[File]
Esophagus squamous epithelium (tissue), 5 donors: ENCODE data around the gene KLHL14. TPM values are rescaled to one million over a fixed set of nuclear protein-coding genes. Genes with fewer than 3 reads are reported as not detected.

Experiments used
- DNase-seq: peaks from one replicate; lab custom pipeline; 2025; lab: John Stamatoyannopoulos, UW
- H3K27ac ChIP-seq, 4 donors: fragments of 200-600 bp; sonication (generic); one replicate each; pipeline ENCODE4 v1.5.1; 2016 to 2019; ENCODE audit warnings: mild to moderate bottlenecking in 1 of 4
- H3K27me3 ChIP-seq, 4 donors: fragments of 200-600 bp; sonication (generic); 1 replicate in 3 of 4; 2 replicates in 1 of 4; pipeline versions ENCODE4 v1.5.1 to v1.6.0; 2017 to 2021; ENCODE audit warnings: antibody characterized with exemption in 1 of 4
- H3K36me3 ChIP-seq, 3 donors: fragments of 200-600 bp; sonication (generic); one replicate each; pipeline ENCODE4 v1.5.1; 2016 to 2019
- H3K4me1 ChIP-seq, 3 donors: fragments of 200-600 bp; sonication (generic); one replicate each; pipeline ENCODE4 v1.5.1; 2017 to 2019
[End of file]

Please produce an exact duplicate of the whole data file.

Esophagus squamous epithelium (tissue), 5 donors: ENCODE data around the gene KLHL14. TPM values are rescaled to one million over a fixed set of nuclear protein-coding genes. Genes with fewer than 3 reads are reported as not detected.

Experiments used
- DNase-seq: peaks from one replicate; lab custom pipeline; 2025; lab: John Stamatoyannopoulos, UW
- H3K27ac ChIP-seq, 4 donors: fragments of 200-600 bp; sonication (generic); one replicate each; pipeline ENCODE4 v1.5.1; 2016 to 2019; ENCODE audit warnings: mild to moderate bottlenecking in 1 of 4
- H3K27me3 ChIP-seq, 4 donors: fragments of 200-600 bp; sonication (generic); 1 replicate in 3 of 4; 2 replicates in 1 of 4; pipeline versions ENCODE4 v1.5.1 to v1.6.0; 2017 to 2021; ENCODE audit warnings: antibody characterized with exemption in 1 of 4
- H3K36me3 ChIP-seq, 3 donors: fragments of 200-600 bp; sonication (generic); one replicate each; pipeline ENCODE4 v1.5.1; 2016 to 2019
- H3K4me1 ChIP-seq, 3 donors: fragments of 200-600 bp; sonication (generic); one replicate each; pipeline ENCODE4 v1.5.1; 2017 to 2019